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Menopausal Mother Nature

News about Climate Change and our Planet


Half of world’s glaciers will vanish by year 2100 due to global … – UPI News

Jan. 6 (UPI) — Half of the world’s glaciers will melt and disappear before the turn of the next century, according to alarming new research that predicts greater fallout from global warming despite meaningful efforts in recent years to address environmental concerns.

The study, published Thursday in the journal Science, projects that nearly 50% of the Earth’s natural ice will dissolve by the year 2100, which is much quicker than scientists previously calculated if the planet warmed by only 1.5C — a benchmark set by hundreds of nations to cut emissions and protect more land for nature and the environment.


At the current 2.7C rate of warming, however, the melting would become more calamitous, with 68% of the world’s glaciers thawing, the study says, adding that ice would almost completely vanish from central Europe, western Canada and the United States over the next 200 years.


The world’s oceans would rise dramatically under such a scenario and lead to flooding and other major disasters around the world, according to the study, which analyzed glacial land ice but excluded Greenland and the Antarctic ice sheets.

Average sea levels would rise by more than 3 inches over the next 75 years if warming levels are maintained at 1.5C; but could potentially reach almost 5 inches if warming continues at the current rate of 2.7C.

The two calculations surprised scientists because the numbers came back about 23% higher than their previous projections.

Glacier ice melt accounts for more than one-third of the rise in sea levels, scientists say. Melting occurs naturally, but the climate crisis and increased temperatures have sped up the decline.

“The rapidly increasing glacier mass losses as global temperature increases beyond 1.5C stresses the urgency of establishing more ambitious climate pledges to preserve the glaciers in these mountainous regions,” researchers said in the study, which used 20 years of satellite data and other updated methods to pinpoint and track 200,000 glaciers around the globe.

“This is the first time we have isolated the number of glaciers that will be lost — before it was the total mass loss,” said the study’s lead author, Dr. David Rounce, a civil and environmental engineer from Carnegie Mellon University and the University of Alaska Fairbanks.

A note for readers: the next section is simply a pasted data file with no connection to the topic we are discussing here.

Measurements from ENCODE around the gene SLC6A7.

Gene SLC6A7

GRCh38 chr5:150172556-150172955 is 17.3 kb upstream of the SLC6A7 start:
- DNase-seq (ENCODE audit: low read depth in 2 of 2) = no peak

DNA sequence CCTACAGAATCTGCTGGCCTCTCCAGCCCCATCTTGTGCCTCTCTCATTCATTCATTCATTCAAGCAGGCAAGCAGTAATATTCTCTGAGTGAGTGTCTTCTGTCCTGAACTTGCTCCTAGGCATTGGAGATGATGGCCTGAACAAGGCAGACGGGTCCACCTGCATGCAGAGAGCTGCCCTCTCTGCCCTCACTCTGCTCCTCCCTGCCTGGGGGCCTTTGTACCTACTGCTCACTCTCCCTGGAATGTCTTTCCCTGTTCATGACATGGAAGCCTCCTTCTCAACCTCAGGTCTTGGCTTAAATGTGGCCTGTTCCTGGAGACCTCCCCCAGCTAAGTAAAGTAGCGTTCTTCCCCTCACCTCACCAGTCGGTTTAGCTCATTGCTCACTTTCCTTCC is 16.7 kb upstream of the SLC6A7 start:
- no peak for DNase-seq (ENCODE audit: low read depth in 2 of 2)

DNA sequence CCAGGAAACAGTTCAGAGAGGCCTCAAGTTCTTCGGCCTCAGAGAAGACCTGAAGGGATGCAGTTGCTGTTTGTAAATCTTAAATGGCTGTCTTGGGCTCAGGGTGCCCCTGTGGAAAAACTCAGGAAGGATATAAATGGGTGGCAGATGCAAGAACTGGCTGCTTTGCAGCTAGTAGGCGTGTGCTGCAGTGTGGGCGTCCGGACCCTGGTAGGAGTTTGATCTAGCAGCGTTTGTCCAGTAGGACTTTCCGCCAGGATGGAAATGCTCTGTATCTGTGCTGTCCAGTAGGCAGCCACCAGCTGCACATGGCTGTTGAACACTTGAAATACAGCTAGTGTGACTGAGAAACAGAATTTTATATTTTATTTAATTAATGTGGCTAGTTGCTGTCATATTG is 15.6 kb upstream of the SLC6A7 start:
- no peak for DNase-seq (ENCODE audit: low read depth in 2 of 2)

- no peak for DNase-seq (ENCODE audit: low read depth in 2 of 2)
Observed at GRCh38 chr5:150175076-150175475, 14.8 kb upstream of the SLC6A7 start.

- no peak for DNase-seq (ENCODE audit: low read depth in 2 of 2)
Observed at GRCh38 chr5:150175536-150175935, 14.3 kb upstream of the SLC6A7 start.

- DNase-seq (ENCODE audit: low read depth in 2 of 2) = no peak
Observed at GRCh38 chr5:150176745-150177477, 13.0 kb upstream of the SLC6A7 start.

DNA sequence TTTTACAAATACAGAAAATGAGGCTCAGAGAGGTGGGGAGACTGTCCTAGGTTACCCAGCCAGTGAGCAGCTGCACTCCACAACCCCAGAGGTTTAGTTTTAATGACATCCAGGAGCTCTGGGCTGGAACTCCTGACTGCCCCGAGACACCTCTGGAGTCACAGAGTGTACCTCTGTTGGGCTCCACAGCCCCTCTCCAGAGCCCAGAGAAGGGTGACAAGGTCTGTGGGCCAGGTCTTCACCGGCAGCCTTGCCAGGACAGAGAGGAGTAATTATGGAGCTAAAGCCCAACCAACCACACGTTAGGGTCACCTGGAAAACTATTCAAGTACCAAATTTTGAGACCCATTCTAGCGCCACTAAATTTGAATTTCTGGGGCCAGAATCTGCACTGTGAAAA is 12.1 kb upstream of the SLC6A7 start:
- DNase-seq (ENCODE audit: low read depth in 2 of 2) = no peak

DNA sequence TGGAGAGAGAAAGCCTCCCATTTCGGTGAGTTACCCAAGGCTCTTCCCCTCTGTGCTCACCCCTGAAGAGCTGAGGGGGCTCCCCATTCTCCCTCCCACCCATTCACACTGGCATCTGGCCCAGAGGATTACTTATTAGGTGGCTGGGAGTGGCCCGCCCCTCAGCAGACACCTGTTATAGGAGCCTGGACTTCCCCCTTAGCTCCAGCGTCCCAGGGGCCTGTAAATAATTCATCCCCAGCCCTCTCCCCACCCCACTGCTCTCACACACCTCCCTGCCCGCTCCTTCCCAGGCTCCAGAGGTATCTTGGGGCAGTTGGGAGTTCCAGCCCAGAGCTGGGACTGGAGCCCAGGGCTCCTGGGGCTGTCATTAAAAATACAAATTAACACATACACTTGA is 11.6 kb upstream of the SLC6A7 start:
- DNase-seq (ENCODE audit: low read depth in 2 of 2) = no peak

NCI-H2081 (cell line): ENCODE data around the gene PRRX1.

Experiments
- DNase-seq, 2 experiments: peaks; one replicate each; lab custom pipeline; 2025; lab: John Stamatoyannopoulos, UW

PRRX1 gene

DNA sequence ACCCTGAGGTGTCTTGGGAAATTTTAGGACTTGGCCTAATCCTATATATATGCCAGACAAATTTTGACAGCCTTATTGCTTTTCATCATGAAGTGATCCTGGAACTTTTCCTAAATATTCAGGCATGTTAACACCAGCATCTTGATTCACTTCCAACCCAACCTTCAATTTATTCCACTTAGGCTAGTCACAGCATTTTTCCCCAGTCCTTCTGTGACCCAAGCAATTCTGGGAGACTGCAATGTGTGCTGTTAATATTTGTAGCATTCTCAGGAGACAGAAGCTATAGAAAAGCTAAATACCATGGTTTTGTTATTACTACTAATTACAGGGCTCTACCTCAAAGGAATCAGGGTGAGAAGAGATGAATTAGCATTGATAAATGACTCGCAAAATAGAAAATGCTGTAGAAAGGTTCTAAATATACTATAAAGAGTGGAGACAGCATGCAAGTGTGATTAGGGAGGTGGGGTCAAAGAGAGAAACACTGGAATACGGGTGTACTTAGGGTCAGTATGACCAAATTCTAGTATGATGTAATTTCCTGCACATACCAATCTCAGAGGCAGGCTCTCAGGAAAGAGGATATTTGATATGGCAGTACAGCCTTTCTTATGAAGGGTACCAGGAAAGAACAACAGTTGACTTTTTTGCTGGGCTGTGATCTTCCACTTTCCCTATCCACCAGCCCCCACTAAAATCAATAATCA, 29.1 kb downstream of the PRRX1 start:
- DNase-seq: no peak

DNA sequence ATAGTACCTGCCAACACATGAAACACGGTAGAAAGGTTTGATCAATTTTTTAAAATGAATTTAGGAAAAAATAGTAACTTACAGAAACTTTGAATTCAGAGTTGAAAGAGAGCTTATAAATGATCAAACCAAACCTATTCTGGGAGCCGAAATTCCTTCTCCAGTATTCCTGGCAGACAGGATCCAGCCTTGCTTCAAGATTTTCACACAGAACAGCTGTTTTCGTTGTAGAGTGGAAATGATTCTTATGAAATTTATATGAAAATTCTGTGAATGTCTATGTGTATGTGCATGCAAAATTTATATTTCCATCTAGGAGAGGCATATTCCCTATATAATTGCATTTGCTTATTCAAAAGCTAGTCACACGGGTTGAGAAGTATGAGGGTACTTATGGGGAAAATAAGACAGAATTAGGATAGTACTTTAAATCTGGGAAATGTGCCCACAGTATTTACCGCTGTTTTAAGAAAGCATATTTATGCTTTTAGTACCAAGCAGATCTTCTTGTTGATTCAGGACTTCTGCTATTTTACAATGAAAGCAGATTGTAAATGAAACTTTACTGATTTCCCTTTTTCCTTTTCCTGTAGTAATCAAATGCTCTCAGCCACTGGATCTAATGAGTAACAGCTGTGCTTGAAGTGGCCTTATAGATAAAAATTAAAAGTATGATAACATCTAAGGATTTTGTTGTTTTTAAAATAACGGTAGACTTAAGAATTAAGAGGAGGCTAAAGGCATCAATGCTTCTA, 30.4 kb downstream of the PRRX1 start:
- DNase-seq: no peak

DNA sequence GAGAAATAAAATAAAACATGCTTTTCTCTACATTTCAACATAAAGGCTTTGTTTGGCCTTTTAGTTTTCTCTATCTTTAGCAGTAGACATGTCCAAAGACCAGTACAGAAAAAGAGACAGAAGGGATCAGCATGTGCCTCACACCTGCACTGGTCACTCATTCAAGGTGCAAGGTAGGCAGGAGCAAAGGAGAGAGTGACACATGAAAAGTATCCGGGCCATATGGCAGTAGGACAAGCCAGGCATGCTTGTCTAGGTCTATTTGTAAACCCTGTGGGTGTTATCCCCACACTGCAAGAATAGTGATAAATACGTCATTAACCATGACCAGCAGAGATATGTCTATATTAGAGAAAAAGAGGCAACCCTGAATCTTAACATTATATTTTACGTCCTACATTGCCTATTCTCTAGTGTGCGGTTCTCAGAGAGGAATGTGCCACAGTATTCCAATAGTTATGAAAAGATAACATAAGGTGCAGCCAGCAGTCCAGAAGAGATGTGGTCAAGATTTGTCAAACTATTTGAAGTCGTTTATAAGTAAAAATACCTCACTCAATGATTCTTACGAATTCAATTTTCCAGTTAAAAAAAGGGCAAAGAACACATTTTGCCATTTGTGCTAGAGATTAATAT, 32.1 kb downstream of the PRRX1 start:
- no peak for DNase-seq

The most vulnerable glaciers are relatively small, but they are a vital freshwater resource for millions worldwide.

“When we think about the locations where most people see and visit glaciers, it’s really in locations where they’re accessible, like in central Europe, or in high mountain Asia. In these regions there are a lot of smaller glaciers. They’re really at the core of the societies and economies of those locations,” Rounce said.

The impact of melting ice in Greenland and Antarctica on the world’s oceans is well documented. But the largest contributors to sea-level rise in the 20th century were melting ice caps and glaciers located in seven other regions: Alaska, the Canadian Arctic Archipelago, the Southern Andes, High Mountain Asia, the Russian Arctic, Iceland and the Norwegian archipelago Svalbard. The five Arctic regions have accounted for the greatest share of ice loss in recent years.

The latest study on Glacier melt comes amid increasing efforts to mitigate climate concerns, however, progress has been slow to take shape as no governing body has any real power to enforce the Paris Climate Agreement — an accord that was adopted by the international community in 2015.

More recently, nearly 200 countries reached a landmark agreement at the COP15 biodiversity summit last month that seeks to protect nature, endangered species and other critical resources for the next decade.


The newly approved Global Biodiversity Framework sets a path for each country, by 2030, to designate 30% of land that would remain undeveloped in an effort to support nature and the environment.

If fully implemented, the plan would hold major implications for farming, business supply chains and Indigenous populations around the world as countries step up efforts to safeguard the environment.


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